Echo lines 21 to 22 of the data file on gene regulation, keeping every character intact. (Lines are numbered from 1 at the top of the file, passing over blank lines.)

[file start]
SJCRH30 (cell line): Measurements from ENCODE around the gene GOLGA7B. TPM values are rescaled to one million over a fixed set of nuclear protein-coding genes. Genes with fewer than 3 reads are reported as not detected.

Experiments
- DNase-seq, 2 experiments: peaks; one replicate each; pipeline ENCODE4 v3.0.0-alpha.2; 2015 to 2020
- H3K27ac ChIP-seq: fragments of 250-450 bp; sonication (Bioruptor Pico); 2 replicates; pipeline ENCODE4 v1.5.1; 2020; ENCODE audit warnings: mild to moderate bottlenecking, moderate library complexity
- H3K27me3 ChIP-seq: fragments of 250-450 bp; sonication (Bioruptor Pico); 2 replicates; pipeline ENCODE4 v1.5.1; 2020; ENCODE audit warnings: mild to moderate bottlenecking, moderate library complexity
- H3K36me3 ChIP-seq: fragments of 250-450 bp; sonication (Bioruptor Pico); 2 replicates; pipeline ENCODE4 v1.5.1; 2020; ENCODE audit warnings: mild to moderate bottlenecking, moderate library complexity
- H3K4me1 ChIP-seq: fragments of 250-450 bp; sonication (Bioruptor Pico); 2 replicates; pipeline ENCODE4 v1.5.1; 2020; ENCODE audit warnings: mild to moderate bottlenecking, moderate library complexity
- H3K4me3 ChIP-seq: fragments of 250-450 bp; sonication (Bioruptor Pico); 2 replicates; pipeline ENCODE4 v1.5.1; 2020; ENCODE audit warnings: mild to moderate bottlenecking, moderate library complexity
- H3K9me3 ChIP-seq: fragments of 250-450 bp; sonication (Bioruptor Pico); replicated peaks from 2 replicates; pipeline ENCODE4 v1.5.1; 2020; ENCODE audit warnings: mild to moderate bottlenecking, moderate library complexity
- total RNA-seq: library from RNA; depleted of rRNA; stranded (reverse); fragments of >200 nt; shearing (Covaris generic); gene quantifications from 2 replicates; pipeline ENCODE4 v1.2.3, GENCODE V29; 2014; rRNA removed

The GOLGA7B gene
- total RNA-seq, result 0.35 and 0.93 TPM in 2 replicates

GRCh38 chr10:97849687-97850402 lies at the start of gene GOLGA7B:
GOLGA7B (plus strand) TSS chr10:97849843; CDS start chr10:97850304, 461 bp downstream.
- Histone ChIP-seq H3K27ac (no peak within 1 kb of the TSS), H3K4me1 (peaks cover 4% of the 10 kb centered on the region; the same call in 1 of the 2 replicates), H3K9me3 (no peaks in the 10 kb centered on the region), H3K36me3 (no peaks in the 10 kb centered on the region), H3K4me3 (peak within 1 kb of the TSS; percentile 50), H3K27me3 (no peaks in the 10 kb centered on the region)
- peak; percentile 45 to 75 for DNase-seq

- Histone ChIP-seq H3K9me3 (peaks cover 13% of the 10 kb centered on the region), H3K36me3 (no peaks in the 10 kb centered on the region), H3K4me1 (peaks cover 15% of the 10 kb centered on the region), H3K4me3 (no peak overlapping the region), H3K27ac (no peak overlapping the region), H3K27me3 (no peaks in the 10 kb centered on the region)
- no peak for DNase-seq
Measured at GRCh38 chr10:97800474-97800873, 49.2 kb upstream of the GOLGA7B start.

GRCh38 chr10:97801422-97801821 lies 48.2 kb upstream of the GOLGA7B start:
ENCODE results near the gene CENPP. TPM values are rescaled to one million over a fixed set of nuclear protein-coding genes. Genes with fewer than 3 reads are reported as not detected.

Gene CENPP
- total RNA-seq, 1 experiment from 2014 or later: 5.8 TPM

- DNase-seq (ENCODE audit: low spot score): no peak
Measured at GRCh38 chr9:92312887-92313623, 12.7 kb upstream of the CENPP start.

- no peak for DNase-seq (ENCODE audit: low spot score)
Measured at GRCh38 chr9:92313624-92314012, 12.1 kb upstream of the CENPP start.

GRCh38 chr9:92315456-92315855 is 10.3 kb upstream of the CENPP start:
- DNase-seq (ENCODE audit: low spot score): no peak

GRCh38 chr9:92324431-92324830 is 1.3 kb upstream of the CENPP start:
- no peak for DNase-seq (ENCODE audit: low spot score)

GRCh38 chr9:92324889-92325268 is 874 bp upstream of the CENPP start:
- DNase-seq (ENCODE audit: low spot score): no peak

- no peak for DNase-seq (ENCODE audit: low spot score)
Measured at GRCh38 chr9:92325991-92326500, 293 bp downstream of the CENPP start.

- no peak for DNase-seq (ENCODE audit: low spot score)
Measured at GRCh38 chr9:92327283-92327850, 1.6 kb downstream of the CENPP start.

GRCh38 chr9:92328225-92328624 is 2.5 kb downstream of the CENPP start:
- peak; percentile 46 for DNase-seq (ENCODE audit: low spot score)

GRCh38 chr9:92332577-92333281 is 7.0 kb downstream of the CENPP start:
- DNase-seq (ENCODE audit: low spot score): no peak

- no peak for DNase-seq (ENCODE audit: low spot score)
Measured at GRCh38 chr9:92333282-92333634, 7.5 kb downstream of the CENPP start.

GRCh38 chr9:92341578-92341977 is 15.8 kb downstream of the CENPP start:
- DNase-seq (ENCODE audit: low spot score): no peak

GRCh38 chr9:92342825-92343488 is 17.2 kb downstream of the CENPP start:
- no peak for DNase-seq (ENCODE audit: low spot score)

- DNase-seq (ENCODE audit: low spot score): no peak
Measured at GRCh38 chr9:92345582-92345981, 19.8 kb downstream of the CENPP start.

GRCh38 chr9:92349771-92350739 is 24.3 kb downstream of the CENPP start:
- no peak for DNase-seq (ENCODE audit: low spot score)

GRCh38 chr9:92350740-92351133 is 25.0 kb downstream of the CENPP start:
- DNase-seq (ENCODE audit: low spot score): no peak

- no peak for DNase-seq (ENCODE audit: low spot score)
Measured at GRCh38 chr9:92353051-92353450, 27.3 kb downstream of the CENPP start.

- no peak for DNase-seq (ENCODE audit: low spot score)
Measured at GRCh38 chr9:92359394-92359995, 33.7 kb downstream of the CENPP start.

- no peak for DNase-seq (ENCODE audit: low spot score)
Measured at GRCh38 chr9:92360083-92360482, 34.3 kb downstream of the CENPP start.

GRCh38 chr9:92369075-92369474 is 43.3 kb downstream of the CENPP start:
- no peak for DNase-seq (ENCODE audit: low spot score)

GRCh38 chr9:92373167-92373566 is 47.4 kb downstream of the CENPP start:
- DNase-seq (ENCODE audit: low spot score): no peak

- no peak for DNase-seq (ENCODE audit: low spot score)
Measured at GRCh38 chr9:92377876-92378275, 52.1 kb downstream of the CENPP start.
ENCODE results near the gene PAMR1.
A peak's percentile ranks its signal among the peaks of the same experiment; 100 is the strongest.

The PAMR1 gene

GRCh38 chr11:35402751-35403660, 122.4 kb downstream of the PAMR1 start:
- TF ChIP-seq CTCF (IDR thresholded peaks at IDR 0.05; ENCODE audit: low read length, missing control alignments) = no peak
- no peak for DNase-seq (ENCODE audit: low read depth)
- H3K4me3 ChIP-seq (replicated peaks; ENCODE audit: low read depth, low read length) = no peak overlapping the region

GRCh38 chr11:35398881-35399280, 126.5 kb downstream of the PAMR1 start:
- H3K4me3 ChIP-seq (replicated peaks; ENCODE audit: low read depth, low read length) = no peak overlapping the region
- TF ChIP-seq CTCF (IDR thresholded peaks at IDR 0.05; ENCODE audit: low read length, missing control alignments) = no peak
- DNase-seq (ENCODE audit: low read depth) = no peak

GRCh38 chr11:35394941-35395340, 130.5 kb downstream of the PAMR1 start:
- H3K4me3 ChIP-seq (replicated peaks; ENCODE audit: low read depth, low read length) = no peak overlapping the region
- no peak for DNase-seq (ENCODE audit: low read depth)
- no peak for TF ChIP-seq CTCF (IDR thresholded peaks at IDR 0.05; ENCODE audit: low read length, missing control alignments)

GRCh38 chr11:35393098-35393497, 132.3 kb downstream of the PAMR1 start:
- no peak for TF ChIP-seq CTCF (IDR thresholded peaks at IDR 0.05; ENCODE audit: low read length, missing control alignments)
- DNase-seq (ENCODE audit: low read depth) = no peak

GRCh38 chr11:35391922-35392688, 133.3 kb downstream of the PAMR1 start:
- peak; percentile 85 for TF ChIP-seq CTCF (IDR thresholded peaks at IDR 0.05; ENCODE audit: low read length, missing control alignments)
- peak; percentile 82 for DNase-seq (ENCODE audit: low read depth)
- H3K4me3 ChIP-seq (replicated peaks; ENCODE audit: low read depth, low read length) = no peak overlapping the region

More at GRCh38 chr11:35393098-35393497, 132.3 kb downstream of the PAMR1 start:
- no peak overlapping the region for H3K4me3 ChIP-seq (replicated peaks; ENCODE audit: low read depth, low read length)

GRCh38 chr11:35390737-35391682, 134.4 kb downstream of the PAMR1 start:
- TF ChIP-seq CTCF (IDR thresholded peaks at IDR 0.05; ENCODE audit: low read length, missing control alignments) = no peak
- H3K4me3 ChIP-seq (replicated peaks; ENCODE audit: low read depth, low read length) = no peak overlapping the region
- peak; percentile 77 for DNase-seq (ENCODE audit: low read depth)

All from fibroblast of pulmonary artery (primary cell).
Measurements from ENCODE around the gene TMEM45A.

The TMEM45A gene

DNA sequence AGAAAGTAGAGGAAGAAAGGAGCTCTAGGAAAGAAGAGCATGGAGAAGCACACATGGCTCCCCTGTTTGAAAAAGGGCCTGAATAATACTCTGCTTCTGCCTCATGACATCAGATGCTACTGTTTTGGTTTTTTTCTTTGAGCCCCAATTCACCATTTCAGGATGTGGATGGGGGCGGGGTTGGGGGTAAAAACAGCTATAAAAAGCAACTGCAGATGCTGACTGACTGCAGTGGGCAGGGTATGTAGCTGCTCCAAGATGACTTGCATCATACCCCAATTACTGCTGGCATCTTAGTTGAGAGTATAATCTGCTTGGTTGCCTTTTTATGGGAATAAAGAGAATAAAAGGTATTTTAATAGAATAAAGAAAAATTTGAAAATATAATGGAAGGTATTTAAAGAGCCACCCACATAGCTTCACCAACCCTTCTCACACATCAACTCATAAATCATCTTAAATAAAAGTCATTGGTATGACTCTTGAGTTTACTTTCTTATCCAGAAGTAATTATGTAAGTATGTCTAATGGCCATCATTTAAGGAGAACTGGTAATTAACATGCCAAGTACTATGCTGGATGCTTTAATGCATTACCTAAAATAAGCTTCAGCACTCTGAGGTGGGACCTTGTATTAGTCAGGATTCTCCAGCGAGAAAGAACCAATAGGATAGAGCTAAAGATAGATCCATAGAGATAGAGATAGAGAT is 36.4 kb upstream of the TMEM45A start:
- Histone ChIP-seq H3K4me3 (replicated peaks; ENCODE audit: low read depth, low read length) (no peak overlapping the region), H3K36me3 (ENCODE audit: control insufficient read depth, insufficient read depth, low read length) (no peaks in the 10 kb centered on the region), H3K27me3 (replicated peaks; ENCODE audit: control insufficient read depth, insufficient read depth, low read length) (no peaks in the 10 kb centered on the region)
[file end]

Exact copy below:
ENCODE results near the gene CENPP. TPM values are rescaled to one million over a fixed set of nuclear protein-coding genes. Genes with fewer than 3 reads are reported as not detected.

Gene CENPP